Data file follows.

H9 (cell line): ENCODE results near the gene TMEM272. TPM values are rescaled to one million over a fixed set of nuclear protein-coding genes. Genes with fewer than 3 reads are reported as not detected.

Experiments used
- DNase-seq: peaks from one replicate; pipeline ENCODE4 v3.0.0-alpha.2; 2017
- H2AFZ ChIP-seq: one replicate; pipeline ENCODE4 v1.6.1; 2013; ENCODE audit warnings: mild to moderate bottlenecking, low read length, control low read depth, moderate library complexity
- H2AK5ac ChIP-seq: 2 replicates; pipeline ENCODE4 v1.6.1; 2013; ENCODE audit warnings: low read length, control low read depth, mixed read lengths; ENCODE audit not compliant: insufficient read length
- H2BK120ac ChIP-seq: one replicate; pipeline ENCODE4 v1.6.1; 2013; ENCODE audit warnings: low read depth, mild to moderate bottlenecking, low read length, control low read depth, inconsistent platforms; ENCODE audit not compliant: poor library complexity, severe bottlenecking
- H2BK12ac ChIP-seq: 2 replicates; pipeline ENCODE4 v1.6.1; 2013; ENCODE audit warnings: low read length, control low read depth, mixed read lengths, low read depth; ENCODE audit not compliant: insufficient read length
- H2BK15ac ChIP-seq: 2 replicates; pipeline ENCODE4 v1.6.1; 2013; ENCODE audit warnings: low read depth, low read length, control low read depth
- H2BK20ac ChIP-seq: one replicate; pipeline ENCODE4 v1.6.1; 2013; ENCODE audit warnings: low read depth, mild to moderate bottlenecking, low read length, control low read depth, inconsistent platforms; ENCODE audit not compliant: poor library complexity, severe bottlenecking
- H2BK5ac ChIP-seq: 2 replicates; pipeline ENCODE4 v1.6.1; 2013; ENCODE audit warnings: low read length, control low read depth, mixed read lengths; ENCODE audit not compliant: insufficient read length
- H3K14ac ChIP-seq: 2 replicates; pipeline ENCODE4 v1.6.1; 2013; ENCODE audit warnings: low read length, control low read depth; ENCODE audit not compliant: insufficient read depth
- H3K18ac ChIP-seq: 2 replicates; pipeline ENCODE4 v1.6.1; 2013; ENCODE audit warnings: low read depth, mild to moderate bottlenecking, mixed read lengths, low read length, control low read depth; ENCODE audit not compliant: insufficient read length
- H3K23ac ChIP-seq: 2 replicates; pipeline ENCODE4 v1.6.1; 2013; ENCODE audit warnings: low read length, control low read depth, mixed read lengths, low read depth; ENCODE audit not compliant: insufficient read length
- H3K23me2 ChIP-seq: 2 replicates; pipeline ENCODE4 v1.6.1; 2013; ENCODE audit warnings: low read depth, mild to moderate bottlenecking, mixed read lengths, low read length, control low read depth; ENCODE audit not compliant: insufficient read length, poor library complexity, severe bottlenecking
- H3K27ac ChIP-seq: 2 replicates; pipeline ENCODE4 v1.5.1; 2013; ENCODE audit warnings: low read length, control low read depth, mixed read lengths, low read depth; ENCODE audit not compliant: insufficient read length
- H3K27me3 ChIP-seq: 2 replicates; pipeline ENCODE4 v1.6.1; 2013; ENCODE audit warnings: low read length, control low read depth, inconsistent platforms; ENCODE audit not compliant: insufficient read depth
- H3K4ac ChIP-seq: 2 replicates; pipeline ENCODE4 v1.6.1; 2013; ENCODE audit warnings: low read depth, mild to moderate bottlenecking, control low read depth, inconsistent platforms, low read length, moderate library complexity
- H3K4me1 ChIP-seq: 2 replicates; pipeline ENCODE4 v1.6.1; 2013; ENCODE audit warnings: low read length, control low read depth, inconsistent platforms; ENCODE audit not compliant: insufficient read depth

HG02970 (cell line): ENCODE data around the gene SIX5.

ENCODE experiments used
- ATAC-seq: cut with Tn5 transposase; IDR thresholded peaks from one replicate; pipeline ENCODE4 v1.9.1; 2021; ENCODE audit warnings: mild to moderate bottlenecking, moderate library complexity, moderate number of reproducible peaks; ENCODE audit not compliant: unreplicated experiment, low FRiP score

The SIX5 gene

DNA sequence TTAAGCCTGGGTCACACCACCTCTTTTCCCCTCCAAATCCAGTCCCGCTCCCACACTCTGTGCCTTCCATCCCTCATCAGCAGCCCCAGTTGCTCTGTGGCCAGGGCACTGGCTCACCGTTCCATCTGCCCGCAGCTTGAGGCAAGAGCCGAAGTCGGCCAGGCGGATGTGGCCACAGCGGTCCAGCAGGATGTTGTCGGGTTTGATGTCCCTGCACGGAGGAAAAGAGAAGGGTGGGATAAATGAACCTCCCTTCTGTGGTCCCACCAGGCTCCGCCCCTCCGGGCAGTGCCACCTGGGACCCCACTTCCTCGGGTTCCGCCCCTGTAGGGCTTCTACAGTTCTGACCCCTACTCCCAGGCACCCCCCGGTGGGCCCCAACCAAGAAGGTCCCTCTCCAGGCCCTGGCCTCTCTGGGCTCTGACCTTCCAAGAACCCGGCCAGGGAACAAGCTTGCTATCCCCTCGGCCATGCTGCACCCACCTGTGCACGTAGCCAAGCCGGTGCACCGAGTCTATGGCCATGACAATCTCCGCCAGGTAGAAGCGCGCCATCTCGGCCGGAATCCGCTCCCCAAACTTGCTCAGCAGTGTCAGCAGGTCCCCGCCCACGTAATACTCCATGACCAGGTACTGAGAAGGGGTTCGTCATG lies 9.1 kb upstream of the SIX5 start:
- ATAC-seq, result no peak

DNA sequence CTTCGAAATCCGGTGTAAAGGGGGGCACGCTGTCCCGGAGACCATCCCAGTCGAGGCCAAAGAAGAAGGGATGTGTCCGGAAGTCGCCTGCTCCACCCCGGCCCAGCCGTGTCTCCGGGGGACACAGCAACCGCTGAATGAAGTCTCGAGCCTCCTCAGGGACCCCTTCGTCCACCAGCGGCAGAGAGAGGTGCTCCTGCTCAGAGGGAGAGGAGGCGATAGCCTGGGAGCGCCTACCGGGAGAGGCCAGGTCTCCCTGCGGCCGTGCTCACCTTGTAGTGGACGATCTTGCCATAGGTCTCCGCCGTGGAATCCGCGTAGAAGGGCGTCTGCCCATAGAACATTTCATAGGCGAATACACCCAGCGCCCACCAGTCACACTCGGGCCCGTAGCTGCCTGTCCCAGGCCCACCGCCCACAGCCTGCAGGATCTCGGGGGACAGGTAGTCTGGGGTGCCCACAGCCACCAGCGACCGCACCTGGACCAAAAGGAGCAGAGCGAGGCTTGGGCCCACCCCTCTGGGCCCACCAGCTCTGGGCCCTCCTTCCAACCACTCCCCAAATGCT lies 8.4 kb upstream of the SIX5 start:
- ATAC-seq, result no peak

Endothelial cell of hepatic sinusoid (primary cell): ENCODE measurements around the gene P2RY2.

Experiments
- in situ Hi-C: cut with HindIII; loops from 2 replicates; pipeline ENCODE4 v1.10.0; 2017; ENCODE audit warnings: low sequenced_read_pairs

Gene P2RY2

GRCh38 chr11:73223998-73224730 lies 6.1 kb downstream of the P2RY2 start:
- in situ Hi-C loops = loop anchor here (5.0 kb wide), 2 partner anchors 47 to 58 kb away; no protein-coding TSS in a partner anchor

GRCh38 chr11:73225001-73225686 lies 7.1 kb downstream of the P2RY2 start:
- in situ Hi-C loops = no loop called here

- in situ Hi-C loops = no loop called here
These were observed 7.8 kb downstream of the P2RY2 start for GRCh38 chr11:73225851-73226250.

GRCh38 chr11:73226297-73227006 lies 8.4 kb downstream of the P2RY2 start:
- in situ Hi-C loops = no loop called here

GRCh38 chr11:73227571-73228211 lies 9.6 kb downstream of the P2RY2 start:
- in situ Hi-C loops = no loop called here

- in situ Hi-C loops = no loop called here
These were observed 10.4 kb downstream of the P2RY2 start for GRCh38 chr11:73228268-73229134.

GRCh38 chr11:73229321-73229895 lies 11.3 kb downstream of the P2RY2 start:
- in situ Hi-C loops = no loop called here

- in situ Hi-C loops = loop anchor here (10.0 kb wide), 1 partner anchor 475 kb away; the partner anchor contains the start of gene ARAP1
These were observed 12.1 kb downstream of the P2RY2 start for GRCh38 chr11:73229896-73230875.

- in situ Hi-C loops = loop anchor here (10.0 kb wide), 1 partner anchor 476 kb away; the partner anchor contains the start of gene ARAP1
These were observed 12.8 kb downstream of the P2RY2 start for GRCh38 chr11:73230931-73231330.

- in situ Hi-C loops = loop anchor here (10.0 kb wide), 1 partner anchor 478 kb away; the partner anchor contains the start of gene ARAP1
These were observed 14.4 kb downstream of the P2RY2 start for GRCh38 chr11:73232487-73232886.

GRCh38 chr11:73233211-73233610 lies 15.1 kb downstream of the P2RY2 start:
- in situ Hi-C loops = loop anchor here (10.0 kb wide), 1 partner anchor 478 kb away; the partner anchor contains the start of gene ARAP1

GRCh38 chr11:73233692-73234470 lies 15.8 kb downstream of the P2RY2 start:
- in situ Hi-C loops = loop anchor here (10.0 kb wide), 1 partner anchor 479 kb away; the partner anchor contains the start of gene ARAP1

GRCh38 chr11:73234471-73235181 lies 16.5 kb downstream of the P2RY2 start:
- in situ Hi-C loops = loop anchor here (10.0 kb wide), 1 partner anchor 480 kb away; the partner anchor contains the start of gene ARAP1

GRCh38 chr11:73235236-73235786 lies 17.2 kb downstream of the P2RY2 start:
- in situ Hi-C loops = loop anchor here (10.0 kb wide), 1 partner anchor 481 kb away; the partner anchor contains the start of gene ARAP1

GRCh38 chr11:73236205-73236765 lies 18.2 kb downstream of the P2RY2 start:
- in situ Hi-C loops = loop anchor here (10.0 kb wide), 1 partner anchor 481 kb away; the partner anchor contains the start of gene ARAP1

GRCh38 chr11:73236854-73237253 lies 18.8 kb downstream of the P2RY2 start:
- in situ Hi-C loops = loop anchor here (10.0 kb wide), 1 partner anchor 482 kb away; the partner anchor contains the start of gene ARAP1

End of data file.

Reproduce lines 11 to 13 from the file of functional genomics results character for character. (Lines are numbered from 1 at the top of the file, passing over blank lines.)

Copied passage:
- H3K14ac ChIP-seq: 2 replicates; pipeline ENCODE4 v1.6.1; 2013; ENCODE audit warnings: low read length, control low read depth; ENCODE audit not compliant: insufficient read depth
- H3K18ac ChIP-seq: 2 replicates; pipeline ENCODE4 v1.6.1; 2013; ENCODE audit warnings: low read depth, mild to moderate bottlenecking, mixed read lengths, low read length, control low read depth; ENCODE audit not compliant: insufficient read length
- H3K23ac ChIP-seq: 2 replicates; pipeline ENCODE4 v1.6.1; 2013; ENCODE audit warnings: low read length, control low read depth, mixed read lengths, low read depth; ENCODE audit not compliant: insufficient read length